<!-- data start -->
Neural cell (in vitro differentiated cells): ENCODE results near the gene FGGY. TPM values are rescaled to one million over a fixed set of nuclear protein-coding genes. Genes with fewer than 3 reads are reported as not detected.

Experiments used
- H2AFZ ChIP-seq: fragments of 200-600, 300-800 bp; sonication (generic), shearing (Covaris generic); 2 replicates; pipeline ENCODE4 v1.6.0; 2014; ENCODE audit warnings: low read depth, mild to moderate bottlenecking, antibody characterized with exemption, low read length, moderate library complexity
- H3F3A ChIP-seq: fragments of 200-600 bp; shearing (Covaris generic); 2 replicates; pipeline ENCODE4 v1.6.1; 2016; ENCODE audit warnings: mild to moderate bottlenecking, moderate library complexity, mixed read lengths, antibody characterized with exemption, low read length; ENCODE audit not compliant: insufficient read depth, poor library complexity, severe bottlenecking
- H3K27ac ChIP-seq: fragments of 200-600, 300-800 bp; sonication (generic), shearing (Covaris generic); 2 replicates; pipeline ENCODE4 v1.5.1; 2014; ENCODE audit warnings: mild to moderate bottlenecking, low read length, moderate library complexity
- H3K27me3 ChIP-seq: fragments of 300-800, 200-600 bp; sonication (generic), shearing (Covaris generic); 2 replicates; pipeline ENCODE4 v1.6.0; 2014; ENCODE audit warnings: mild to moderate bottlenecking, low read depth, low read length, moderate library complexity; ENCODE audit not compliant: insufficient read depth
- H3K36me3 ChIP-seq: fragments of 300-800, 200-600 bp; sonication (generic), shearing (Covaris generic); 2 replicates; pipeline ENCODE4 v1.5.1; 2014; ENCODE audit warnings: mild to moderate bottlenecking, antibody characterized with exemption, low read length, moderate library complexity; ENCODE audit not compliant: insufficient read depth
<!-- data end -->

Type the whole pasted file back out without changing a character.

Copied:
Neural cell (in vitro differentiated cells): ENCODE results near the gene FGGY. TPM values are rescaled to one million over a fixed set of nuclear protein-coding genes. Genes with fewer than 3 reads are reported as not detected.

Experiments used
- H2AFZ ChIP-seq: fragments of 200-600, 300-800 bp; sonication (generic), shearing (Covaris generic); 2 replicates; pipeline ENCODE4 v1.6.0; 2014; ENCODE audit warnings: low read depth, mild to moderate bottlenecking, antibody characterized with exemption, low read length, moderate library complexity
- H3F3A ChIP-seq: fragments of 200-600 bp; shearing (Covaris generic); 2 replicates; pipeline ENCODE4 v1.6.1; 2016; ENCODE audit warnings: mild to moderate bottlenecking, moderate library complexity, mixed read lengths, antibody characterized with exemption, low read length; ENCODE audit not compliant: insufficient read depth, poor library complexity, severe bottlenecking
- H3K27ac ChIP-seq: fragments of 200-600, 300-800 bp; sonication (generic), shearing (Covaris generic); 2 replicates; pipeline ENCODE4 v1.5.1; 2014; ENCODE audit warnings: mild to moderate bottlenecking, low read length, moderate library complexity
- H3K27me3 ChIP-seq: fragments of 300-800, 200-600 bp; sonication (generic), shearing (Covaris generic); 2 replicates; pipeline ENCODE4 v1.6.0; 2014; ENCODE audit warnings: mild to moderate bottlenecking, low read depth, low read length, moderate library complexity; ENCODE audit not compliant: insufficient read depth
- H3K36me3 ChIP-seq: fragments of 300-800, 200-600 bp; sonication (generic), shearing (Covaris generic); 2 replicates; pipeline ENCODE4 v1.5.1; 2014; ENCODE audit warnings: mild to moderate bottlenecking, antibody characterized with exemption, low read length, moderate library complexity; ENCODE audit not compliant: insufficient read depth